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Prevalence of Allergic Disease in Foreign-Born American Children

Jonathan I. Silverberg, MD, PhD, MPH; Eric L. Simpson, MD, MCR; Helen G. Durkin, PhD; Rauno Joks, MD
JAMA Pediatr. 2013;167(6):554-560. doi:10.1001/jamapediatrics.2013.1319.
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Importance Improved understanding of allergic disease epidemiology lead to novel therapeutic and prevention strategies.

Objectives To study the association between US birthplace and prevalence of childhood allergic disease and to determine the effects of prolonged US residence on allergic disease.

Design, Setting, Participants Cross-sectional questionnaire distributed to 91 642 children aged 0 to 17 years enrolled in the 2007-2008 National Survey of Children's Health.

Exposure Place of birth.

Main Outcome and Measure Prevalence of allergic disease, including asthma, eczema, hay fever, and food allergies.

Results Children born outside the United States had significantly lower odds of any atopic disorders than those born in the United States (logistic regression OR, 0.48; 95% CI, 0.38-0.61), including ever-asthma (0.53; 0.39-0.72), current-asthma (0.34; 0.23-0.51), eczema (0.43; 0.30-0.61), hay fever (0.39; 0.27-0.55), and food allergies (0.60; 0.37-0.99). The associations between child's birthplace and atopic disorders remained significant in multivariate models including age, sex, race/ethnicity, annual household income, residence in metropolitan areas, and history of child moving to a new address. Children born outside the United States whose parents were also born outside the United States had significantly lower odds of any atopic disorders than those whose parents were born in the United States (P = .005). Children born outside the United States who lived in the United States for longer than 10 years when compared with those who resided for only 0 to 2 years had significantly higher odds of developing any allergic disorders (adjusted OR, 3.04; 95% CI, 1.08-8.60), including eczema (4.93; 1.18-20.62; P = .03) and hay fever (6.25; 1.70-22.96) but not asthma or food allergies (P ≥ .06).

Conclusions and Relevance Children born outside the United States have a lower prevalence allergic disease that increases after residing in the United States for 1 decade.

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Pathogens being replaced with Allergens or Immunogens: A Theoretical Perspective
Posted on June 3, 2013
Deepak Gupta
Clinical Assistant Professor, Department of Anesthesiology, Wayne State University/Detroit Medical Center
Conflict of Interest: None Declared
It is highly appreciable that Silverberg et al.[1] reinstated the skewed epidemiology of allergic diseases across the continents. Though there results bring to attention the hygiene hypothesis [2-3] as the underlying mechanism, it is important to realize how the hygiene hypothesis evolves into this observed transcontinental skew. First of all, the human cells have evolved to counter biological pathogens wherein sometimes these cells fail to adequately counter these pathogens resulting in self-limiting diseases or complicated illnesses. Secondly, these same human cells become confused when dealing with the abundance of chemical “pathogens” (allergens or immunogens) because the cidal (killer) activity that is stimulated by living biological pathogens to eventually annihilate the inciting stimulants, cannot direct its killing power to non-living chemical “pathogens”. Therefore, this induced-killing power is often misdirected to the invaded human body itself resulting in allergy or auto-immunity. This does not mean that we should revert back to pre-hygiene era with rampant epidemics caused by the biological pathogens. However, the community at large should be aware of the concerns related to non-living chemical “pathogens”. For example, when an overly cautious mother cleans her hands with waterless hand rinses before feeding her children, she may be eliminating her kids’ exposure to the biological agents, but in the process, she may be exposing her kids to the molecules of chemicals transferred from her hands. These chemical pathogens, in spite of being miniscule to the naked eyes, may have adequate potential to induce cidal activity in the exposed kids leading to allergenicity, immunogenicity and possibly eventual auto-immunity in them. Cleanliness is the answer for better survival and longevity of human populations but it is not clear whether replacing biological agents with chemical agents serves this purpose appropriately or perfectly. In summary, the world may never be perfect and the world may not be able to undo societal evolutions; but understanding the inherent imperfections and the consequences of evolutions may guide the improvements in human survival a tidbit better and a tidbit longer at a single historical time-point. Reference:1. Silverberg JI, Simpson EL, Durkin HG, Joks R. Prevalence of Allergic Disease in Foreign-Born American Children. JAMA Pediatr. 2013 April 29.2. Strachan DP. Hay fever, hygiene, and household size. BMJ. 1989;299(6710):1259-1260.3. Prokopakis E, Vardouniotis A, Kawauchi H, et al. The pathophysiology of the hygiene hypothesis. Int J Pediatr Otorhinolaryngol. 2013 May 20.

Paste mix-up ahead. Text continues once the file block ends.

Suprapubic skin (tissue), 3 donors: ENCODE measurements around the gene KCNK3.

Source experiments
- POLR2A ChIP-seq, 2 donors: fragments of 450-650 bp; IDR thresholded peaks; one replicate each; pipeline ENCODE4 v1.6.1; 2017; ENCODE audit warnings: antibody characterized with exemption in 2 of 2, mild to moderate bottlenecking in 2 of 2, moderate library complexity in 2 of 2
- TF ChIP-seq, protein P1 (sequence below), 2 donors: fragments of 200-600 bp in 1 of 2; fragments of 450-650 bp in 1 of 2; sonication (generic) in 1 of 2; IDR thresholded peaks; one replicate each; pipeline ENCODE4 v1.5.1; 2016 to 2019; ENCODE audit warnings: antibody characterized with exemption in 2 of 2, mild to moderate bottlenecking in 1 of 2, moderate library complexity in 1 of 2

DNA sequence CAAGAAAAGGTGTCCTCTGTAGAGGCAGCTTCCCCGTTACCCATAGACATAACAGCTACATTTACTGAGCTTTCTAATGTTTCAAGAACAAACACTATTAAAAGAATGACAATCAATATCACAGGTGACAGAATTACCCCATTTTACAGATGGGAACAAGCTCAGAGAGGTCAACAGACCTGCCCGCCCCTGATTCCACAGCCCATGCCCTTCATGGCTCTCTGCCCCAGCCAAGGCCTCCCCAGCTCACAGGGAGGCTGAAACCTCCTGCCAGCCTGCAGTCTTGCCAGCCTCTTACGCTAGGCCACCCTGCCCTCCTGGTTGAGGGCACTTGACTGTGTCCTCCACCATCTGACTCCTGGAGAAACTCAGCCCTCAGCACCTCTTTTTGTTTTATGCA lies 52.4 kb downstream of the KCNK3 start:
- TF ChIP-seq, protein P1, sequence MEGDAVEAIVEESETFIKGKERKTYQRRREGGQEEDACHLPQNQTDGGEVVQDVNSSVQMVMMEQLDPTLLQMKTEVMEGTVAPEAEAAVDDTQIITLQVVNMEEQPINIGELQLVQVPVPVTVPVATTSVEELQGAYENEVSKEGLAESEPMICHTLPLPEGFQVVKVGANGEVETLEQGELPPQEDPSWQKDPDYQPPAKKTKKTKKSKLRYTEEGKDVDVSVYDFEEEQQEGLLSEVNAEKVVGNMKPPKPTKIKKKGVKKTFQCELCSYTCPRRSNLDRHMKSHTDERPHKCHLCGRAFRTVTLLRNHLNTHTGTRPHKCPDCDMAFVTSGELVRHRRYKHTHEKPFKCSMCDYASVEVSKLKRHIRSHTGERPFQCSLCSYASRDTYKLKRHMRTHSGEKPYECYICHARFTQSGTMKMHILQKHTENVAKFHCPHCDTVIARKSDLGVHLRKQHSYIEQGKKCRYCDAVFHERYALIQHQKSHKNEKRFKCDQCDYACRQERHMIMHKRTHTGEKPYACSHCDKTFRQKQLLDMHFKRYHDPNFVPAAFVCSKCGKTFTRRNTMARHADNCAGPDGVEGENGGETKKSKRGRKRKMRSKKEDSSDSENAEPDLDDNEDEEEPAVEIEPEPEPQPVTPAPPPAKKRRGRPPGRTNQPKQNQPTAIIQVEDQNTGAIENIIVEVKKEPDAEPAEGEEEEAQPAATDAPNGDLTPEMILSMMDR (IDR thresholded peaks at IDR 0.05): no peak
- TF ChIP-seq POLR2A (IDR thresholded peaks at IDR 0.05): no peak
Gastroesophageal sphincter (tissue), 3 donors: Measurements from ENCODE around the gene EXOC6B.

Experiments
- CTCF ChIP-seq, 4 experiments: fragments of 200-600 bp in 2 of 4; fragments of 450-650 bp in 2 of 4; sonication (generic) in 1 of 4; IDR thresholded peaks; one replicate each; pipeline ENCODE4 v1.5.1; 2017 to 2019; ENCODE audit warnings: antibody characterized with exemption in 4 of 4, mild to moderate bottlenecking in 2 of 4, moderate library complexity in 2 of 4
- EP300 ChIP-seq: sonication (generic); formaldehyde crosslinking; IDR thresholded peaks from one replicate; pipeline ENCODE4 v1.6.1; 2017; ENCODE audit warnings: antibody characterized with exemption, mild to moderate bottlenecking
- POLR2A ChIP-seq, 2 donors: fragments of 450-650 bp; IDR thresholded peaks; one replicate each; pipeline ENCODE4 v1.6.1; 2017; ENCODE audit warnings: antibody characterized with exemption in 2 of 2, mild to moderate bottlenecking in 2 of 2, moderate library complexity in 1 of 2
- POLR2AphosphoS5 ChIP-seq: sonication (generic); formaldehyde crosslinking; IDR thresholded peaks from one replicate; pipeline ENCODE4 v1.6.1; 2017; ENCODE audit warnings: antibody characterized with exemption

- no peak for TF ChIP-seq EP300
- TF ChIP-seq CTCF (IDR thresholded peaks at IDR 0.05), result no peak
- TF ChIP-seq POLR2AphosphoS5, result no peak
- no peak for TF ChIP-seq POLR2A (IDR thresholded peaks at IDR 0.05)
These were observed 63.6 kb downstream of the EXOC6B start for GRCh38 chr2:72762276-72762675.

Follow up study
Posted on May 1, 2013
Tina Lavy
Health Department
Conflict of Interest: None Declared
I would be interested in knowing if the children in the study were breastfed or not.
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